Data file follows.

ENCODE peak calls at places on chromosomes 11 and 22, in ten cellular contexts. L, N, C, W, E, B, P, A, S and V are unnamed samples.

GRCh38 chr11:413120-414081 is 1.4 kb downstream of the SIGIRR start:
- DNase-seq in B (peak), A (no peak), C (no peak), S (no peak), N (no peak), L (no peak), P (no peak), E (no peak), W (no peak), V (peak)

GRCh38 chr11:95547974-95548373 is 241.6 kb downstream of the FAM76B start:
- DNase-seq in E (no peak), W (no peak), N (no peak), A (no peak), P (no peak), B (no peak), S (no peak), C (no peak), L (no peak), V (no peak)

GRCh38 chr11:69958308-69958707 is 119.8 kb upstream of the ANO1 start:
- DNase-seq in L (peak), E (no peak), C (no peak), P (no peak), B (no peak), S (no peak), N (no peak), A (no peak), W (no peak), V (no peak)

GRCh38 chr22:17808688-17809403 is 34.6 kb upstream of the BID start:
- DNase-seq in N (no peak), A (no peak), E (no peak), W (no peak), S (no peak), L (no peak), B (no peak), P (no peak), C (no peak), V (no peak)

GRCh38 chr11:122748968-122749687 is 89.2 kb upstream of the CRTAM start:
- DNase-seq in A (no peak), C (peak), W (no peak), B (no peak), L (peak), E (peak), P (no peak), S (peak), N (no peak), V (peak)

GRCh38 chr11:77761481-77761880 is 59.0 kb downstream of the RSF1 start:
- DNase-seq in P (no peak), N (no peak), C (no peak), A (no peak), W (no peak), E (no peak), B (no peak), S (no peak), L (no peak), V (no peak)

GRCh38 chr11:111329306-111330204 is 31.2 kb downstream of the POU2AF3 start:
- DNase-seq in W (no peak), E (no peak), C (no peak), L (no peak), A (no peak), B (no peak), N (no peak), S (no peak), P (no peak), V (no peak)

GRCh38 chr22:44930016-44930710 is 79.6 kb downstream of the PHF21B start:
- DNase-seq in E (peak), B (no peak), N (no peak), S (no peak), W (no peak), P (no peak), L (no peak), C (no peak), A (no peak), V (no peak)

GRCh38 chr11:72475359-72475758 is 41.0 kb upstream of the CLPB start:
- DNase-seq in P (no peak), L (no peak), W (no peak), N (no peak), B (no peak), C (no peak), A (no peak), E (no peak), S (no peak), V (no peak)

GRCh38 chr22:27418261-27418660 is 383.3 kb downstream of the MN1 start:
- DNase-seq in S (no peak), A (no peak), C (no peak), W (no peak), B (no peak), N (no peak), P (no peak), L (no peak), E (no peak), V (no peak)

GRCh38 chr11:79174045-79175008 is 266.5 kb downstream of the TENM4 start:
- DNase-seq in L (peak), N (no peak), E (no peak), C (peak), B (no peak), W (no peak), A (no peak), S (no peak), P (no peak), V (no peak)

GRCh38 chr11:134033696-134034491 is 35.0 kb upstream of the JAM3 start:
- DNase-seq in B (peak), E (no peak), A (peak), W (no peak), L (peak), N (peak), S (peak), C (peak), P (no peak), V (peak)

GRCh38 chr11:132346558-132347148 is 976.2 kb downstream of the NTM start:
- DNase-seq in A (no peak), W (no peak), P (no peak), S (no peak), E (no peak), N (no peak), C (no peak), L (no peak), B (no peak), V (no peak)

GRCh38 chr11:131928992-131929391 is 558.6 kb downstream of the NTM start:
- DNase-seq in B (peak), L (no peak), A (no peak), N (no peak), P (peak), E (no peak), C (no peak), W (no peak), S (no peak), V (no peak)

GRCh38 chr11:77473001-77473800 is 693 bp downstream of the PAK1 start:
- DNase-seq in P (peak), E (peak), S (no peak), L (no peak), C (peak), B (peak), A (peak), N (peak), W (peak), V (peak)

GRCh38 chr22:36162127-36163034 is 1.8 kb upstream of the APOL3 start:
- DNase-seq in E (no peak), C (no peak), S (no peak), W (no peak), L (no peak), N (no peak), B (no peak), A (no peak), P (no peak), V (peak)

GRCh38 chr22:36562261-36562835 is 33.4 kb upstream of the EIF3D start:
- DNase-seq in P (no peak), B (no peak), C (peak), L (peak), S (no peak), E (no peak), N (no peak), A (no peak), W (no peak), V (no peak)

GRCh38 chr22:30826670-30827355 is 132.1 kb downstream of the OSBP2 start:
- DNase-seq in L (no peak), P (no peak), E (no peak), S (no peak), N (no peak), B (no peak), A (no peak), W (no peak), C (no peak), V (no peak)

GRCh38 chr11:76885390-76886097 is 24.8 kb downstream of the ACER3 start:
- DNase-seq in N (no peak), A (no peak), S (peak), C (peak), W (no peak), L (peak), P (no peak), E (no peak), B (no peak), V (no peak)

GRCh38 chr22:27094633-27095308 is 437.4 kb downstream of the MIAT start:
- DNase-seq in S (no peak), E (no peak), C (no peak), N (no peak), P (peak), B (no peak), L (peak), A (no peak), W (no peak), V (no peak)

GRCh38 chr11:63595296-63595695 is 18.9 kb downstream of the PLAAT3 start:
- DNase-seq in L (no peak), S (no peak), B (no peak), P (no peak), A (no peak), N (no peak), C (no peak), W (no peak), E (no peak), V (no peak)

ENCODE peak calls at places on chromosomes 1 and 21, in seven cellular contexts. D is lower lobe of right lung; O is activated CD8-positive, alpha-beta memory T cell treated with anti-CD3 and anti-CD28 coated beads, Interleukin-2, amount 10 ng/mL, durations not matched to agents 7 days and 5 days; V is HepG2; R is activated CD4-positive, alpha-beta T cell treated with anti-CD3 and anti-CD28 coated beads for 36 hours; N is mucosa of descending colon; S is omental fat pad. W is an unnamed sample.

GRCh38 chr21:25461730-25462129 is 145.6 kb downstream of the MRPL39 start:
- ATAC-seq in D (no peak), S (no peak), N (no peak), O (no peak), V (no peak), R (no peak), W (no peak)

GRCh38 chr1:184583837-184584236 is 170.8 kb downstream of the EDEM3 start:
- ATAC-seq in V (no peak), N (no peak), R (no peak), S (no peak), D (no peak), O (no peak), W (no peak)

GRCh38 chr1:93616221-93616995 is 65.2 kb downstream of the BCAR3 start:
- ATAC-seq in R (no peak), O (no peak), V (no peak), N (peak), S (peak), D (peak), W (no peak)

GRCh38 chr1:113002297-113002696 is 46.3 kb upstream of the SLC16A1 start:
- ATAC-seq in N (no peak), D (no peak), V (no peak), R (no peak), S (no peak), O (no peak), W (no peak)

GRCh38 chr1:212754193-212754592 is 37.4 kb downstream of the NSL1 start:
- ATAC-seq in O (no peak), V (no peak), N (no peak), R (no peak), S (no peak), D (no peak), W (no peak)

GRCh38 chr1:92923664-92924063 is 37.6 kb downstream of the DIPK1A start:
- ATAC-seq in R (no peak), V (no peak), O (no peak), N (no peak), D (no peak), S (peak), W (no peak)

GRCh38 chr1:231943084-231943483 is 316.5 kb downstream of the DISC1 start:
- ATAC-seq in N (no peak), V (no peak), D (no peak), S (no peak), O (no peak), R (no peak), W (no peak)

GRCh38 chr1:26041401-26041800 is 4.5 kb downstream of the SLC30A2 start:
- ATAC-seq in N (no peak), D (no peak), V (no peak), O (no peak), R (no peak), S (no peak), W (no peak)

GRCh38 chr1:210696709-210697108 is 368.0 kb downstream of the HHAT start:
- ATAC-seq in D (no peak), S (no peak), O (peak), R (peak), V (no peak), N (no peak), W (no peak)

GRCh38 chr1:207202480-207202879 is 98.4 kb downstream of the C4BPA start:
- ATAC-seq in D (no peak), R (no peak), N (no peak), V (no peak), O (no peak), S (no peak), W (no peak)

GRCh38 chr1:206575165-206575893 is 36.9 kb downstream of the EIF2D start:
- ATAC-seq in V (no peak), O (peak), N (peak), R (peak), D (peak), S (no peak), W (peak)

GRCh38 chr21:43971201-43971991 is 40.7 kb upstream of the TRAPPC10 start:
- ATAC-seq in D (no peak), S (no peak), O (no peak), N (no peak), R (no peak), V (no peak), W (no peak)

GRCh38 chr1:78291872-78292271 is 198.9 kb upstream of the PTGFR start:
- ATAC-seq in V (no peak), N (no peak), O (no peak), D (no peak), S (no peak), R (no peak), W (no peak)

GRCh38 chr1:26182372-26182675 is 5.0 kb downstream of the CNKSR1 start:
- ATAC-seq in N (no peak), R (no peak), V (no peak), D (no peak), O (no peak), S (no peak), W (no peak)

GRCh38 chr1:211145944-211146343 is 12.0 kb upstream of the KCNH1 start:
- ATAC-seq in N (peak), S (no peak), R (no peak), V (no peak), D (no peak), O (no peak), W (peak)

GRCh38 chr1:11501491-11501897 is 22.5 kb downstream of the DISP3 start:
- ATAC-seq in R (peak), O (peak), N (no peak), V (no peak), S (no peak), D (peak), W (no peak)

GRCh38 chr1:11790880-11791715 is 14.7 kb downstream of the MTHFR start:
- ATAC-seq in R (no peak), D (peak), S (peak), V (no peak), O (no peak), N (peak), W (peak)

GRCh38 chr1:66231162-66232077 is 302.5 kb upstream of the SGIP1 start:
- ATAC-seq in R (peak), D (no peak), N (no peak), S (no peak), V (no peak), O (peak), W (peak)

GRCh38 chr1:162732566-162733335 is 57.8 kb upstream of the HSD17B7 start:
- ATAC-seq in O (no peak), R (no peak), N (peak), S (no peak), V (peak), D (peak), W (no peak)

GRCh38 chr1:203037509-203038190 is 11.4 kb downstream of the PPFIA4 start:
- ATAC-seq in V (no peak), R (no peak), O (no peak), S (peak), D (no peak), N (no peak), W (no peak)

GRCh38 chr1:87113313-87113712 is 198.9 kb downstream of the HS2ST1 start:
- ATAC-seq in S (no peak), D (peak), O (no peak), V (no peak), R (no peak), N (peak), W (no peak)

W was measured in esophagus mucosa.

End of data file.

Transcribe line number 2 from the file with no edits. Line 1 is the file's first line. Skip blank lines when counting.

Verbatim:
GRCh38 chr11:413120-414081 is 1.4 kb downstream of the SIGIRR start: